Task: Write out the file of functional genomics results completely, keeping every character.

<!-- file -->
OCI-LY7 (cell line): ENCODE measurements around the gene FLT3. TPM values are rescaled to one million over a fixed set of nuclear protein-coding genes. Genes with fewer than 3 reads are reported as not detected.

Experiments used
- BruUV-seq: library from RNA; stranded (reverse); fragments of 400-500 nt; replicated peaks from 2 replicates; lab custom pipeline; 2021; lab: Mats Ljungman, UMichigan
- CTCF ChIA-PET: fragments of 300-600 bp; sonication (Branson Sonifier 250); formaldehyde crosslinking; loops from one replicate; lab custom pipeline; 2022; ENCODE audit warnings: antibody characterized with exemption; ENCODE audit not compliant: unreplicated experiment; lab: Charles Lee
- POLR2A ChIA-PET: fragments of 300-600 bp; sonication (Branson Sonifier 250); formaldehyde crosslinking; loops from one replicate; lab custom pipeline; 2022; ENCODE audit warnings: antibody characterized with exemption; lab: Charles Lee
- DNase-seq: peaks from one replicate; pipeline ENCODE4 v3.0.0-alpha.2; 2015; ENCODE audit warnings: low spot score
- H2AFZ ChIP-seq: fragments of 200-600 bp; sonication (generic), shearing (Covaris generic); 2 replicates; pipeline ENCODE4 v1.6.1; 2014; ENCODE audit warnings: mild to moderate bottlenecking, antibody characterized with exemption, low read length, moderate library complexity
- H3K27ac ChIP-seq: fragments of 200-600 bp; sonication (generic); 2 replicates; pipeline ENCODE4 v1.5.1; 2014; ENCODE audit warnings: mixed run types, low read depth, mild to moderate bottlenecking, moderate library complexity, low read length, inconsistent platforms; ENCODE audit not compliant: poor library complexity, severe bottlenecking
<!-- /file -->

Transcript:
OCI-LY7 (cell line): ENCODE measurements around the gene FLT3. TPM values are rescaled to one million over a fixed set of nuclear protein-coding genes. Genes with fewer than 3 reads are reported as not detected.

Experiments used
- BruUV-seq: library from RNA; stranded (reverse); fragments of 400-500 nt; replicated peaks from 2 replicates; lab custom pipeline; 2021; lab: Mats Ljungman, UMichigan
- CTCF ChIA-PET: fragments of 300-600 bp; sonication (Branson Sonifier 250); formaldehyde crosslinking; loops from one replicate; lab custom pipeline; 2022; ENCODE audit warnings: antibody characterized with exemption; ENCODE audit not compliant: unreplicated experiment; lab: Charles Lee
- POLR2A ChIA-PET: fragments of 300-600 bp; sonication (Branson Sonifier 250); formaldehyde crosslinking; loops from one replicate; lab custom pipeline; 2022; ENCODE audit warnings: antibody characterized with exemption; lab: Charles Lee
- DNase-seq: peaks from one replicate; pipeline ENCODE4 v3.0.0-alpha.2; 2015; ENCODE audit warnings: low spot score
- H2AFZ ChIP-seq: fragments of 200-600 bp; sonication (generic), shearing (Covaris generic); 2 replicates; pipeline ENCODE4 v1.6.1; 2014; ENCODE audit warnings: mild to moderate bottlenecking, antibody characterized with exemption, low read length, moderate library complexity
- H3K27ac ChIP-seq: fragments of 200-600 bp; sonication (generic); 2 replicates; pipeline ENCODE4 v1.5.1; 2014; ENCODE audit warnings: mixed run types, low read depth, mild to moderate bottlenecking, moderate library complexity, low read length, inconsistent platforms; ENCODE audit not compliant: poor library complexity, severe bottlenecking